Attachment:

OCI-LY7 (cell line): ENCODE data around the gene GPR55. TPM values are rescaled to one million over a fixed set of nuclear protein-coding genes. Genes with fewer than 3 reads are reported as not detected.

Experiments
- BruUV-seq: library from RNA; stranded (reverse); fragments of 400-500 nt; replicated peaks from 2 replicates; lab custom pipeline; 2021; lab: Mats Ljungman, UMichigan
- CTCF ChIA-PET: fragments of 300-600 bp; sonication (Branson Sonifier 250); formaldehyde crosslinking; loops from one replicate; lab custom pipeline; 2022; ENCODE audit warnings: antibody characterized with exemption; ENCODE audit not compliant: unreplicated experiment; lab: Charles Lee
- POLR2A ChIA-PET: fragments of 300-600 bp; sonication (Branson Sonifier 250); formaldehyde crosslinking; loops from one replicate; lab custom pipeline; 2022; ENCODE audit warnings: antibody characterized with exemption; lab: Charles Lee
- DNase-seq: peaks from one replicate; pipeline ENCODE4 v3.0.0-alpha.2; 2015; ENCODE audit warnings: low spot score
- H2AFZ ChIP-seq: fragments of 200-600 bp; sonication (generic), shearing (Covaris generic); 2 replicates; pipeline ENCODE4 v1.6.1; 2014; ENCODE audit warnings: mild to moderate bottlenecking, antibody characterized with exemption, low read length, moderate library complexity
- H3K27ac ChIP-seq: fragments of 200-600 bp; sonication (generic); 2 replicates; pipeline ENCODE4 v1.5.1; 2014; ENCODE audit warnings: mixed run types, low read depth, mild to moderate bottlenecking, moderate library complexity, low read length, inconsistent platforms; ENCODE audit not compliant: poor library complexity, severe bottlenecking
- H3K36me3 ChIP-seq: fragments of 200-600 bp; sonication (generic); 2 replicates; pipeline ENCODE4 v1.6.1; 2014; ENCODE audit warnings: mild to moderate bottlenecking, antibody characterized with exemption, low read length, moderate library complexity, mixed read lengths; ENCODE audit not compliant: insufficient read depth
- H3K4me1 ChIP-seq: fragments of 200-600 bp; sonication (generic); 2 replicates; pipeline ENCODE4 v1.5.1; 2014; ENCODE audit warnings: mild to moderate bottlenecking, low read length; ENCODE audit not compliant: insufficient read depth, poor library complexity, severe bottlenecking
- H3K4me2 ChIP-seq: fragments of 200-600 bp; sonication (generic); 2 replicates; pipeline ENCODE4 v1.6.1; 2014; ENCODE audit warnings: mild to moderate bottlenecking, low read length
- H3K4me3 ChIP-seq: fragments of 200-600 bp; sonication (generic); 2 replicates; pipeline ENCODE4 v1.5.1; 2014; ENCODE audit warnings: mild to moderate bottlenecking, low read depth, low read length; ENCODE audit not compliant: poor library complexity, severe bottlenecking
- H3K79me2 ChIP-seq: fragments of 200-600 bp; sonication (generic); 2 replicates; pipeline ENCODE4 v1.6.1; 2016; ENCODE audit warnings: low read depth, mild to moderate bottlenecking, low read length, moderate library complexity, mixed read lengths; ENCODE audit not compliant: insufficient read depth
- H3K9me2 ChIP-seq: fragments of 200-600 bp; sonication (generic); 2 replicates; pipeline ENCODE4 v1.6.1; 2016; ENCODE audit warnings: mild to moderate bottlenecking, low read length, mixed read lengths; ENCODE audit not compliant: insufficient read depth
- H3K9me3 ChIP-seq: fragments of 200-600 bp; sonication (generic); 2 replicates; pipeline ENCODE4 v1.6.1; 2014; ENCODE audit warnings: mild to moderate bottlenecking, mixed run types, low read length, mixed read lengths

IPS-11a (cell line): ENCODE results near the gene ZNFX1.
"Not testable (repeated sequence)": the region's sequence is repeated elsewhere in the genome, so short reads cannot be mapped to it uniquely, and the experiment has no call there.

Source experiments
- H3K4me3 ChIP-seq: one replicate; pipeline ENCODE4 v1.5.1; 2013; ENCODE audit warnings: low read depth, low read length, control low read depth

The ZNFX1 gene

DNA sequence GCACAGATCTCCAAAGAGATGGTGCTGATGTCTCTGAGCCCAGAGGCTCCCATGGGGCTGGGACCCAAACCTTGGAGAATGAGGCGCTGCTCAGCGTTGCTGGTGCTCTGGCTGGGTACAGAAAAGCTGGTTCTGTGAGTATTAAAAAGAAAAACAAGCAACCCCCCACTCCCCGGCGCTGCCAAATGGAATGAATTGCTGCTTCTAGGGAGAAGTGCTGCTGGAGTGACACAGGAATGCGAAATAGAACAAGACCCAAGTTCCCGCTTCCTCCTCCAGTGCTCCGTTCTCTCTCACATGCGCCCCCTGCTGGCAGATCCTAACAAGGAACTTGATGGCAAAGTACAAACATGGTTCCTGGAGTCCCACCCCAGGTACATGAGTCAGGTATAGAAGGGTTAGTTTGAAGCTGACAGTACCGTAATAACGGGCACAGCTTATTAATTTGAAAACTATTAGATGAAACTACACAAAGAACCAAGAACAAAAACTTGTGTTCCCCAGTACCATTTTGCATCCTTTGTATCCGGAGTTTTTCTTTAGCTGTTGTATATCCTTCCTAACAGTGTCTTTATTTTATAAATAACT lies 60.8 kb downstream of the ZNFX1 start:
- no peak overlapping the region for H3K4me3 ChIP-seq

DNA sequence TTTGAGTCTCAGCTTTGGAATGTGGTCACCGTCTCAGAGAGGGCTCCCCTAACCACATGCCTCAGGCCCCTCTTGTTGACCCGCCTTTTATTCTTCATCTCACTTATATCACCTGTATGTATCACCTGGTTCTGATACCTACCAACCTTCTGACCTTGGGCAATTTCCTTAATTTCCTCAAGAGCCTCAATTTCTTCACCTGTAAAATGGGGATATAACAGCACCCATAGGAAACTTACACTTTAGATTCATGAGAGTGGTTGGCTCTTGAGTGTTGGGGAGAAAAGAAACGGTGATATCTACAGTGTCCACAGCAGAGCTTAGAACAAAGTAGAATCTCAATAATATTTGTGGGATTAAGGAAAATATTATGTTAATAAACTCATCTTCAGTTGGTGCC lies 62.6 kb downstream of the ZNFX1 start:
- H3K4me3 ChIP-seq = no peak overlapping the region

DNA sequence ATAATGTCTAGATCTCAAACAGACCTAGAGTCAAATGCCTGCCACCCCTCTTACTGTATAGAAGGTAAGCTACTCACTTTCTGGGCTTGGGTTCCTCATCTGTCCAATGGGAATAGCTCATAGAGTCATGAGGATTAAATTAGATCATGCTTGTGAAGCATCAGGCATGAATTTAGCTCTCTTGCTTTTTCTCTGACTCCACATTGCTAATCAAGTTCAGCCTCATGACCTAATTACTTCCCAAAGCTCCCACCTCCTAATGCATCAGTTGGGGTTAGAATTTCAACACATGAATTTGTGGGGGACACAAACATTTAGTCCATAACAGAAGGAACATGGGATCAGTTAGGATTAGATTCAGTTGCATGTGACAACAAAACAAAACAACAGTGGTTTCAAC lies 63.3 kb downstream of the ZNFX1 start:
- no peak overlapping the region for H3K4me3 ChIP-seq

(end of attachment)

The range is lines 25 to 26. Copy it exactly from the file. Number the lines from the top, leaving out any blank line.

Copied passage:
DNA sequence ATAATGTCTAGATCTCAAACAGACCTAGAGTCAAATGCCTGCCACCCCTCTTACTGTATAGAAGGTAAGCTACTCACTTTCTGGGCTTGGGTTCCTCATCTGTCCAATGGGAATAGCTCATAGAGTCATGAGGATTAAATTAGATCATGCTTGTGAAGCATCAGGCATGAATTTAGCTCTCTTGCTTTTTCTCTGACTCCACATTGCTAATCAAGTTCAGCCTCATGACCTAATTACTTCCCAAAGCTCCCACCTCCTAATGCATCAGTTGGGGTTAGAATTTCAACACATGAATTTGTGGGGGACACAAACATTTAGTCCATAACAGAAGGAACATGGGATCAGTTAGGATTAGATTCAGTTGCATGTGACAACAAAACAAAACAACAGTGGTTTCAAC lies 63.3 kb downstream of the ZNFX1 start:
- no peak overlapping the region for H3K4me3 ChIP-seq